The number does not matter. It is the feelings behind it. And they stink!
I feel gutted. I feel defeated. I feel disappointed and discouraged.
Although I do know that even with a less than ideal A1c, I am still taking excellent care of my health all around with every piece of diligent self-care I do each day. That's not going to stop! But it's beyond frustrating to take a step backward after only stepping up your game more -- the most you ever have!!! (I've recently made additional dietary changes due to more food intolerances being recognized). I eat a 100% organic whole foods plant-based Paleo diet. No processed food here! Everything from scratch. Doesn't this award some kind of medal in itself or at least a stellar A1c? It takes up a lot of my time! I've also gotten over my extreme hatred of the elliptical machine -- working out on it now instead of my favored treadmill in the winter months as I gently tend to my plantar fasciitis.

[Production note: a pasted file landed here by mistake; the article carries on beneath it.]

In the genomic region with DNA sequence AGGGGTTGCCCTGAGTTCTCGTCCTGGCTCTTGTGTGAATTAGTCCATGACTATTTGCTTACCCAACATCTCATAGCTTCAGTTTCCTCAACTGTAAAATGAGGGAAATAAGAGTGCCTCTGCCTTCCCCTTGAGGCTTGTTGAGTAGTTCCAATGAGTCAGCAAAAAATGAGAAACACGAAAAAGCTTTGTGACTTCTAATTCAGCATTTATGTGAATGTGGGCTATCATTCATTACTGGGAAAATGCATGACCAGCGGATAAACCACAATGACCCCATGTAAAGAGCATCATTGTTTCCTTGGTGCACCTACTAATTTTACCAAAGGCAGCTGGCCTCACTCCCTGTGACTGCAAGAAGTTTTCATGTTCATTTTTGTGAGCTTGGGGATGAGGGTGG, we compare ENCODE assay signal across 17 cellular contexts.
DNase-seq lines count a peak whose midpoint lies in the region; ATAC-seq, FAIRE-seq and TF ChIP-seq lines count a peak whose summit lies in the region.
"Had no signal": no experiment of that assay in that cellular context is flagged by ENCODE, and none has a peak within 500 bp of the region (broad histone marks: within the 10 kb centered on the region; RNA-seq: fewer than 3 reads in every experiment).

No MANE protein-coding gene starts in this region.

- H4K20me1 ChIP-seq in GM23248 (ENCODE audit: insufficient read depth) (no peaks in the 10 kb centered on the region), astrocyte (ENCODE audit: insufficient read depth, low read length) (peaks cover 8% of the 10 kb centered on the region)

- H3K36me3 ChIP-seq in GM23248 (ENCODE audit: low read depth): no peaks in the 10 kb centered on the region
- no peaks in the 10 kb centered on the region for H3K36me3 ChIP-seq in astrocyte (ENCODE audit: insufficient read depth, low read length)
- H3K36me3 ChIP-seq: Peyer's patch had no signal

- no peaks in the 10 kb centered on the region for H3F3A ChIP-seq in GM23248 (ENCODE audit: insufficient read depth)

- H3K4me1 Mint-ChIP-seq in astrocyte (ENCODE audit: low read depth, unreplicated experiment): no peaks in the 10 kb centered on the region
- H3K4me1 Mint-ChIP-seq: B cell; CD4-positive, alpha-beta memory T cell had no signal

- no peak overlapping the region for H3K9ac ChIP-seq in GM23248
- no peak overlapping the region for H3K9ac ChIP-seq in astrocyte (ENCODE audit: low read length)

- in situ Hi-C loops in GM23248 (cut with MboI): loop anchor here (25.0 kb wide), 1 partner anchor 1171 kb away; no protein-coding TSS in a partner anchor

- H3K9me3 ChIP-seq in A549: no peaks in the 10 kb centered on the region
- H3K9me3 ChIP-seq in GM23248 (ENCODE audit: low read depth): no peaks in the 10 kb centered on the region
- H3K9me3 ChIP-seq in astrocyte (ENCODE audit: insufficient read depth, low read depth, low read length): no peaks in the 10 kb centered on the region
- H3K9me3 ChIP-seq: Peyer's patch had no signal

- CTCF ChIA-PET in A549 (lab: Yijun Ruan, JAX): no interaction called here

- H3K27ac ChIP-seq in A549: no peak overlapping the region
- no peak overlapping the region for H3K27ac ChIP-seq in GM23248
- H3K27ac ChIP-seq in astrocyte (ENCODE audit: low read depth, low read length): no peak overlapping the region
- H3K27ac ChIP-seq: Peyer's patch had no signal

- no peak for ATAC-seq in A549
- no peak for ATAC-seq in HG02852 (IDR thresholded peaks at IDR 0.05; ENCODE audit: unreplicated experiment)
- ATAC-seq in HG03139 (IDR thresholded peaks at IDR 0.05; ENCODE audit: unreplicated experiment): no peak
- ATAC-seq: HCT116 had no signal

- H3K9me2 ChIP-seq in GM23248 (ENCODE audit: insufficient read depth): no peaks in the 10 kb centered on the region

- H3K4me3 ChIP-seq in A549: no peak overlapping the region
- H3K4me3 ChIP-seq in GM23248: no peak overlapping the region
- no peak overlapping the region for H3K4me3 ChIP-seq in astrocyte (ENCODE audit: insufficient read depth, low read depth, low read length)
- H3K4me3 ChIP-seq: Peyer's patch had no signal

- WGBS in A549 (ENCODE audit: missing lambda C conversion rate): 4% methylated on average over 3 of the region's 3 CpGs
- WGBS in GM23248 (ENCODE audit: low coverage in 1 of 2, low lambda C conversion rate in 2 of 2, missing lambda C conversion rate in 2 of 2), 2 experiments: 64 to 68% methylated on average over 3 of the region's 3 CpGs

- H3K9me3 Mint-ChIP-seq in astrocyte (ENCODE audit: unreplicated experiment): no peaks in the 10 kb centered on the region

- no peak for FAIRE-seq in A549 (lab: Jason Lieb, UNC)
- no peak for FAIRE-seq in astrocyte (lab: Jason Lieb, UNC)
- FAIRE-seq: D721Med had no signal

Can you sense my exasperation?
Yes, I will keep going. And yes I will keep trying, giving my best effort every single day. But sometimes you just need to vent! Darn you diabetes! You are a sucker. And some days I really do not like you.... one bit! :/
And you know what? After all this venting and allowing myself to be upset today, I'm feeling a whole lot better right now. Thanks for letting me share with you and being so gracious. Hoping some of you might relate to having felt this same level of exasperation after a period of phenomenal care and hard work. It just isn't fair!
When is the last time your diabetes left you feeling exasperated? Have your A1c's been matching your level of effort lately?
In Peace & Wellness,